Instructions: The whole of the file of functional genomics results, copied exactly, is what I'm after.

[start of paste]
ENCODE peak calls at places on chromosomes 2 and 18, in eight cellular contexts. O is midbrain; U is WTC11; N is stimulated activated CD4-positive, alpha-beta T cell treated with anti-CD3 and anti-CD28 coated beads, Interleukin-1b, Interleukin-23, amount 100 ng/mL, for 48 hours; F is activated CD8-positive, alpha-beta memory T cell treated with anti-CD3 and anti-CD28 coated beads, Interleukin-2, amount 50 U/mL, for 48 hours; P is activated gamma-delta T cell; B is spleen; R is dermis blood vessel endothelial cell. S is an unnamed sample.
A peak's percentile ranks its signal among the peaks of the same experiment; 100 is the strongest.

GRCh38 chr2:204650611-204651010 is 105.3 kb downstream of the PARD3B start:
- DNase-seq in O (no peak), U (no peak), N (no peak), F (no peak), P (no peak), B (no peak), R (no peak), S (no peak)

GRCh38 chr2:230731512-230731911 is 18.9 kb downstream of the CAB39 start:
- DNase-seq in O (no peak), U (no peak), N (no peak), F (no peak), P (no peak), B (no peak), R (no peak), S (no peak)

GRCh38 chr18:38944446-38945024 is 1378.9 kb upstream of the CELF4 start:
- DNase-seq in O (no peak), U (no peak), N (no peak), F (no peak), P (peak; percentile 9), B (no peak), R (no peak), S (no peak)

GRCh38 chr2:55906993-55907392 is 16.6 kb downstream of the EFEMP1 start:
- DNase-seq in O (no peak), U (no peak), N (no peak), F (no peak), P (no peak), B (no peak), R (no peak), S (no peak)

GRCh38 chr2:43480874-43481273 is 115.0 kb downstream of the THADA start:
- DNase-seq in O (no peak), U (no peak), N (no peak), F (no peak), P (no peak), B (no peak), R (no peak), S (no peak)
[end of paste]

ENCODE peak calls at places on chromosomes 2 and 18, in eight cellular contexts. O is midbrain; U is WTC11; N is stimulated activated CD4-positive, alpha-beta T cell treated with anti-CD3 and anti-CD28 coated beads, Interleukin-1b, Interleukin-23, amount 100 ng/mL, for 48 hours; F is activated CD8-positive, alpha-beta memory T cell treated with anti-CD3 and anti-CD28 coated beads, Interleukin-2, amount 50 U/mL, for 48 hours; P is activated gamma-delta T cell; B is spleen; R is dermis blood vessel endothelial cell. S is an unnamed sample.
A peak's percentile ranks its signal among the peaks of the same experiment; 100 is the strongest.

GRCh38 chr2:204650611-204651010 is 105.3 kb downstream of the PARD3B start:
- DNase-seq in O (no peak), U (no peak), N (no peak), F (no peak), P (no peak), B (no peak), R (no peak), S (no peak)

GRCh38 chr2:230731512-230731911 is 18.9 kb downstream of the CAB39 start:
- DNase-seq in O (no peak), U (no peak), N (no peak), F (no peak), P (no peak), B (no peak), R (no peak), S (no peak)

GRCh38 chr18:38944446-38945024 is 1378.9 kb upstream of the CELF4 start:
- DNase-seq in O (no peak), U (no peak), N (no peak), F (no peak), P (peak; percentile 9), B (no peak), R (no peak), S (no peak)

GRCh38 chr2:55906993-55907392 is 16.6 kb downstream of the EFEMP1 start:
- DNase-seq in O (no peak), U (no peak), N (no peak), F (no peak), P (no peak), B (no peak), R (no peak), S (no peak)

GRCh38 chr2:43480874-43481273 is 115.0 kb downstream of the THADA start:
- DNase-seq in O (no peak), U (no peak), N (no peak), F (no peak), P (no peak), B (no peak), R (no peak), S (no peak)